Introducing Your New AI Assistant
Of all the galaxies in the sky, which should you look at first?
You might have noticed that our most recent galaxies, taken by Hyper Suprime-Cam in Hawaii, have often been less detailed than our previous galaxies. This happened because we were very generous when selecting which galaxies to include. We had never classified galaxies from this instrument before and we were curious to see what you would find.
Reviewing the classifications so far, the clear majority of galaxies – as many as 90% – were voted as either “smooth” or “problem”. That suggests we’re showing you too many “blobs” and too few interesting featured galaxies.
To fix this, I’m happy to announce a new Galaxy Zoo feature that will prioritise showing you detailed and unusual galaxies.
We’re doing this with an AI algorithm we affectionately call Zoobot. Zoobot tries to classify galaxies based on what volunteers have said before for similar galaxies. If you’d like to test out Zoobot on some DECaLS galaxies, you can play with it here.
Zoobot is very good at simple classification tasks like recognising a smooth galaxy as smooth. We can therefore avoid showing you galaxies that Zoobot already considers to be very smooth. Specifically, we will now avoid showing galaxies where Zoobot is 90% confident that fewer than 2 out of 10 volunteers would click “featured”.
How will the galaxies you see change? You will see fewer totally smooth galaxies and more of everything else. Below are random examples of galaxies on Galaxy Zoo before (left) and after (right) switching on Zoobot.
Galaxies shown on Galaxy Zoo before activating Zoobot (left) and after (right). There will be fewer totally smooth and “bad zoom” images, and more featured and unusual galaxies.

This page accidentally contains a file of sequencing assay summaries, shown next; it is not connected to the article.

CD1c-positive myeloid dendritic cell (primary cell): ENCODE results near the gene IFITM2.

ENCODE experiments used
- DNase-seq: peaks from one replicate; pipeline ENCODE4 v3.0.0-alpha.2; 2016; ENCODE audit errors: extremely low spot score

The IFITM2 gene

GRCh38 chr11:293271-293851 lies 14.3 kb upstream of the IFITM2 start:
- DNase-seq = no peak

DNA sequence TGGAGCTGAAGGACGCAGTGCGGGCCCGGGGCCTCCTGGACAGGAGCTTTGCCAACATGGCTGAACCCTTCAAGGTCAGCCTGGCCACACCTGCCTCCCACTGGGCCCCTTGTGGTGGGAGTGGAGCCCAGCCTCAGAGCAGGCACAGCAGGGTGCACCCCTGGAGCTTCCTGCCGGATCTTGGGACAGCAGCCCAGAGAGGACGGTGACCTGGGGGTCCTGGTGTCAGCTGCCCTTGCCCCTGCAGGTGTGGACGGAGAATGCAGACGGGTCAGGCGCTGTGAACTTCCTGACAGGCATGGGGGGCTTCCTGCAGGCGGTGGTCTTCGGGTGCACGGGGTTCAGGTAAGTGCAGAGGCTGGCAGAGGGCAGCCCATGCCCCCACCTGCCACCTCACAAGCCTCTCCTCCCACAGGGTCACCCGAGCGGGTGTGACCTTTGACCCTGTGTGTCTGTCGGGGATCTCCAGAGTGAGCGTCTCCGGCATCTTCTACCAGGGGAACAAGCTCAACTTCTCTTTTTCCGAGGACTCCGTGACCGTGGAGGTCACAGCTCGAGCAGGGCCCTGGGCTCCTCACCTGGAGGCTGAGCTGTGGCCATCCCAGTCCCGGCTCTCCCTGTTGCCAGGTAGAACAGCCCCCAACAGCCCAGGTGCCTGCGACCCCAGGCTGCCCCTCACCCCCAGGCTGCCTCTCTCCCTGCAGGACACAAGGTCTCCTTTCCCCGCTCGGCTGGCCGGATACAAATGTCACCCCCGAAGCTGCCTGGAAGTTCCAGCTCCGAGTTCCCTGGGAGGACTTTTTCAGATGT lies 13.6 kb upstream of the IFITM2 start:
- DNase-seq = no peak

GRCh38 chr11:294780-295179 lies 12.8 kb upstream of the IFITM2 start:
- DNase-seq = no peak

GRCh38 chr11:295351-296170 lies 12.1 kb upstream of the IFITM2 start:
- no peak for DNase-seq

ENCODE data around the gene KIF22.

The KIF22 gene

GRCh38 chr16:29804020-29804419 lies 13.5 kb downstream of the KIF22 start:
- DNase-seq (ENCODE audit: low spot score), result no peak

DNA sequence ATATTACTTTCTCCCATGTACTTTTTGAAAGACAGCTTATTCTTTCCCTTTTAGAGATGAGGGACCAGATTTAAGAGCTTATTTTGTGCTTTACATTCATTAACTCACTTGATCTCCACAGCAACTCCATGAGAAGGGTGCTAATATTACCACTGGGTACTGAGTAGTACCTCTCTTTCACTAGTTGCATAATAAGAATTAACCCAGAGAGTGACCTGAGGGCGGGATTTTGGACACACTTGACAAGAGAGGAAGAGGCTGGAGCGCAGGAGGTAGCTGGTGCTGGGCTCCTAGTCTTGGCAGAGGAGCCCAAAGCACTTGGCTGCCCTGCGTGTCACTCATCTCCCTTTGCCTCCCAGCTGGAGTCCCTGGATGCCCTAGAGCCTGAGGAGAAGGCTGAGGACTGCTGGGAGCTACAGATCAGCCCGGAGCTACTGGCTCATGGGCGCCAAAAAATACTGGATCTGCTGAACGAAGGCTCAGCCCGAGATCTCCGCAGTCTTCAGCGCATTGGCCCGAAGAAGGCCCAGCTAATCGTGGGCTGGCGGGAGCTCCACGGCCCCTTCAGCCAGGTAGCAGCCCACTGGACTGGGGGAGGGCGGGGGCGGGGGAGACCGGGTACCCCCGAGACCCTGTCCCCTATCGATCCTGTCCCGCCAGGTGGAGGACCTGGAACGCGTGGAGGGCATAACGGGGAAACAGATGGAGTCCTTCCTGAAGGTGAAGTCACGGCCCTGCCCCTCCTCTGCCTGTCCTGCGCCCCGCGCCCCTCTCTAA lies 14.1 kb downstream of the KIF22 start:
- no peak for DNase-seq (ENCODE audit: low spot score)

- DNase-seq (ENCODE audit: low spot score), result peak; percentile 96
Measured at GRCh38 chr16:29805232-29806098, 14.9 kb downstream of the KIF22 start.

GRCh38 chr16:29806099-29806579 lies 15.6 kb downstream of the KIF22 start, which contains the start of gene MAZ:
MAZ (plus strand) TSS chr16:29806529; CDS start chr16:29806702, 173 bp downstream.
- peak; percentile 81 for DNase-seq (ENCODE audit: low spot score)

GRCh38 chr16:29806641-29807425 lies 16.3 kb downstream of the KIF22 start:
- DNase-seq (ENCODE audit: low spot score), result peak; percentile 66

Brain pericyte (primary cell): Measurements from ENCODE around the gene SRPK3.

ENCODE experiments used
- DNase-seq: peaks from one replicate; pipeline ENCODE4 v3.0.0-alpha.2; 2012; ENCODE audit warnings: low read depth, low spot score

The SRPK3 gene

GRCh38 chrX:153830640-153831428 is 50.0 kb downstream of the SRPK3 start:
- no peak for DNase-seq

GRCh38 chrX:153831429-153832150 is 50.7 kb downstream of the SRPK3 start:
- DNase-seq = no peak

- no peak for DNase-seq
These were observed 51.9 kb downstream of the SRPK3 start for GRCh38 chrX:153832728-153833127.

Zoobot will continue to learn from you as you classify galaxies. It should get better and better at removing extremely smooth galaxies over time. If Zoobot learns that a galaxy might not be smooth after all – that is, if Zoobot changes it’s mind – the galaxy will be shown.
You might remember Zoobot from the “Enhanced” workflow we ran during GZ DECaLS. There, Zoobot tried to prioritise galaxies which, if labelled by you, would most help it learn. This worked well and helped us train the improved version of Zoobot that we’re using now. This new system is similar; we’re showing you the galaxies where volunteer labels are most useful for Zoobot and for science. We’re just using a much more straightforward rule to pick these.
Your time is precious. Galaxy Zoo volunteers can recognise and classify the detailed features of galaxies in ways that Zoobot can’t – and nor can any other algorithm. More than that, humans have a unique ability to spot things that look just a little bit weird. Volunteers talking about strange objects has led to some of our favourite discoveries, including the Voorwerpen. Using Zoobot means you will be much more likely to see more diverse galaxies and come across more weird and wonderful objects. We also have another surprise planned around these – stay tuned…
Mike, on behalf of the Galaxy Zoo team
I remember hearing years ago, on BBC R4 (6-50am) a discussion between Karen and someone from Hatfield Univ. on examining GZ images.